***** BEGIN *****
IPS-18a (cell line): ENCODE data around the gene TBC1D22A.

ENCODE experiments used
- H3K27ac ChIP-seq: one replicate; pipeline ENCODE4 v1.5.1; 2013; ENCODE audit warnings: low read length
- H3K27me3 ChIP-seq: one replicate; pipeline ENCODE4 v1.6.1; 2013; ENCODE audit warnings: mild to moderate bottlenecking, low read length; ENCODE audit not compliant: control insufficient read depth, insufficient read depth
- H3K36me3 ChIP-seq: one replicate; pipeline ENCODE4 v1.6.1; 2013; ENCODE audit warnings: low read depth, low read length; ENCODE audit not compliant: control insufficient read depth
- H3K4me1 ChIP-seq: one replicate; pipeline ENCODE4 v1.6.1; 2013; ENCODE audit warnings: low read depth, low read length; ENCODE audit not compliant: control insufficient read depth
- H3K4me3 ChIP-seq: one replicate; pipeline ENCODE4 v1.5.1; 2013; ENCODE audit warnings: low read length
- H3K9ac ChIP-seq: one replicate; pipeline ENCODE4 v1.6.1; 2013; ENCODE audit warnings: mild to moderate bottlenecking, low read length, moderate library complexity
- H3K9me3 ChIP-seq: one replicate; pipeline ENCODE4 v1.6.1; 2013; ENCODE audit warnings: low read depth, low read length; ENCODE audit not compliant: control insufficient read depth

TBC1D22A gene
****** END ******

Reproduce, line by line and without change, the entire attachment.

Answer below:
IPS-18a (cell line): ENCODE data around the gene TBC1D22A.

ENCODE experiments used
- H3K27ac ChIP-seq: one replicate; pipeline ENCODE4 v1.5.1; 2013; ENCODE audit warnings: low read length
- H3K27me3 ChIP-seq: one replicate; pipeline ENCODE4 v1.6.1; 2013; ENCODE audit warnings: mild to moderate bottlenecking, low read length; ENCODE audit not compliant: control insufficient read depth, insufficient read depth
- H3K36me3 ChIP-seq: one replicate; pipeline ENCODE4 v1.6.1; 2013; ENCODE audit warnings: low read depth, low read length; ENCODE audit not compliant: control insufficient read depth
- H3K4me1 ChIP-seq: one replicate; pipeline ENCODE4 v1.6.1; 2013; ENCODE audit warnings: low read depth, low read length; ENCODE audit not compliant: control insufficient read depth
- H3K4me3 ChIP-seq: one replicate; pipeline ENCODE4 v1.5.1; 2013; ENCODE audit warnings: low read length
- H3K9ac ChIP-seq: one replicate; pipeline ENCODE4 v1.6.1; 2013; ENCODE audit warnings: mild to moderate bottlenecking, low read length, moderate library complexity
- H3K9me3 ChIP-seq: one replicate; pipeline ENCODE4 v1.6.1; 2013; ENCODE audit warnings: low read depth, low read length; ENCODE audit not compliant: control insufficient read depth

TBC1D22A gene